Helmy Salem
Helmy Salem (1951-2012)


Most probably we managed to,

for we rocked him in the paper boat,

until the water became a shattering evidence.

But we could scream all right,

before the belle who despises rituals

could feel that the endings of the feather-light

sea are brighter than its beginnings,

and that the meek usually expose their claws

whenever love exceeds

their weight-lifting abilities.


Roofs did not collapse like silence,

for peace is fast asleep on the clothes sight,

and we’re both capable of collective screaming

since the day a woman asked a man

not to hold her accountable for her death

without consulting the lawyers.


The passers-by didn’t see us when we

sustained the pardon.

We can, then, teach the young generation

true geography.




“Egyptian railroads were second

to be laid out in the whole world,”

the teacher said.

It follows, then, that she pressed her thighs

together, so she could pensively

watch the rice fields,

relieved from the pressure of fantasy.

And when the nipples betrayed her

with an unexpected awakening,

she examined the hair she’d combed

in the night-cabin,

so the captive could dishevel it

with an occasional sigh.

She summoned the criers back to the cabin,

for the soda water was allergic to lips,

and didn’t pay the VAT that much

attention, thinking that travelling

such distances toward the immigrants

was the duty of only the disassembled,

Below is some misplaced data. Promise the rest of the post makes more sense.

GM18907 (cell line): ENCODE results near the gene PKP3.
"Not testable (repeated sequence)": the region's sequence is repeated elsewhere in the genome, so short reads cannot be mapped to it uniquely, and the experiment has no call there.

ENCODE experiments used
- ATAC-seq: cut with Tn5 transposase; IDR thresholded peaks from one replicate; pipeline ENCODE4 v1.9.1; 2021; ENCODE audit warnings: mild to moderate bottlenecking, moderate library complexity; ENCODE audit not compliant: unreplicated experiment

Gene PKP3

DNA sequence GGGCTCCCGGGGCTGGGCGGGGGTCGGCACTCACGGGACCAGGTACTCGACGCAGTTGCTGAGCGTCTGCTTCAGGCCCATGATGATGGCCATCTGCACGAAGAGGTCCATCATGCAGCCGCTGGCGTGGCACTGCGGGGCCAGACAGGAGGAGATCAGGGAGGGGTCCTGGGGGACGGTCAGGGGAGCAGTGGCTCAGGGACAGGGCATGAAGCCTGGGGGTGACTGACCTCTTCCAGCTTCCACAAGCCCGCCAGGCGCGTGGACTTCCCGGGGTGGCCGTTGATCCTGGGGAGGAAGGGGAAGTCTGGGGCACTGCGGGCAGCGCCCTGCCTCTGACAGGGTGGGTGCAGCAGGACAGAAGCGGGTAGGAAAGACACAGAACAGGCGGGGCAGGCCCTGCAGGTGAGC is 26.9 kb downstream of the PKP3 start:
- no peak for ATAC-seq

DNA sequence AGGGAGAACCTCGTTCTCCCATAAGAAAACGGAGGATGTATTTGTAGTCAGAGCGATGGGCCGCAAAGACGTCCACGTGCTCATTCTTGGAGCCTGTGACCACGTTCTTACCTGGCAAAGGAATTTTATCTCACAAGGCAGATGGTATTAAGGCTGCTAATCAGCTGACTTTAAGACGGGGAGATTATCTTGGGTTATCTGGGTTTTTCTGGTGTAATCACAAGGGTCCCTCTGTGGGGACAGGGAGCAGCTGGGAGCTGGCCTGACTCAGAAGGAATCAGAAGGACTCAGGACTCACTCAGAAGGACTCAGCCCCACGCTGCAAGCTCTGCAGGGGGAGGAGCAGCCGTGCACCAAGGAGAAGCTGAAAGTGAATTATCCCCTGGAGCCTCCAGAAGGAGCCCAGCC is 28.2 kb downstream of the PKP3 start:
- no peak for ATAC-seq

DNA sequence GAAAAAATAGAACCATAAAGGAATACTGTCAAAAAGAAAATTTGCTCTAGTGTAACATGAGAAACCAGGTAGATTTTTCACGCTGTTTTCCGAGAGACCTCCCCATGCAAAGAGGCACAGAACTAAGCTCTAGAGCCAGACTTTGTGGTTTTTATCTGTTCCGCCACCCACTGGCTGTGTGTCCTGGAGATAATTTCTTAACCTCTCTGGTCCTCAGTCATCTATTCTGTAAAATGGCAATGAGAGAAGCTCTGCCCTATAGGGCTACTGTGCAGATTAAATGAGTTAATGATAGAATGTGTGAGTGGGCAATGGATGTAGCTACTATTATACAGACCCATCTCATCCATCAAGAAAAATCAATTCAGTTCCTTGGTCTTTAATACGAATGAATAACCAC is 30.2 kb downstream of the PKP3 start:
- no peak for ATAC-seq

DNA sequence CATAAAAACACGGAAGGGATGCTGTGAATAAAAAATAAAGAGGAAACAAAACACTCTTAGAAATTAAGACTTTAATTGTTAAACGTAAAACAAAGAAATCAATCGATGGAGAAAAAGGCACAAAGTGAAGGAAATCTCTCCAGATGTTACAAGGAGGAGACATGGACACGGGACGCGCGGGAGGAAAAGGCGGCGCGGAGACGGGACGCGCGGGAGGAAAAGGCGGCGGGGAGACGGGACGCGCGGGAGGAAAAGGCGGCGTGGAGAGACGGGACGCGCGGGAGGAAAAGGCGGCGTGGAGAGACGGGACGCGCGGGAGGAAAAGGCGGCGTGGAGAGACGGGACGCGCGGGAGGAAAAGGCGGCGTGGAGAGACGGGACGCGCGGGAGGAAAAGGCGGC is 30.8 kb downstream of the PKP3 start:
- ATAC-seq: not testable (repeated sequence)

those who hadn’t paid the mother tax.


Egyptian railroads:

a giant leap

toward the flesh.




She had no idea the flute of nests

would fall upon her

from a place totally unexpected by

trustworthy people.

She then chose the organ instead,

as an indicator of the pit.

But as speed was picked up,

she noticed that the passengers

caught her looking at the conductor

on the sly,

so she wouldn’t be betrayed

by the agony of composers who’d

spoiled the cotton dolls

before they stole the spinning-wheel.


The railroad press rolled

and printed David’s ticket

into the banished woman’s handbag,

now that the iodine that

awakened the instincts

would be employed to convince

the parents they’re off to the beach,

and that a woman said:

“I’m richer than the sea,”

though she wasn’t sure

the hips would be able to prove

her claims right.


Qanawi didn’t watch her

‘cause no one pointed the scars out,

and she’ll make her own breakfast

when the morning comes, and sweep

the balcony. And she knows that

this is the look which brought about

the kissing-of-the-buttocks dispute,

while the switch workers understand

the hard-ons of the sidetracks.


You have no parcels to deliver;

all you have is this:

a female hostage seeking her mate,

tangled up in the fuel’s generosity.



Translated by Anton Shammas from Sarab Al-Triko [The T-Shirt Mirage], Cairo 1995

Published in Banipal 7, Spring 2000, page 24.

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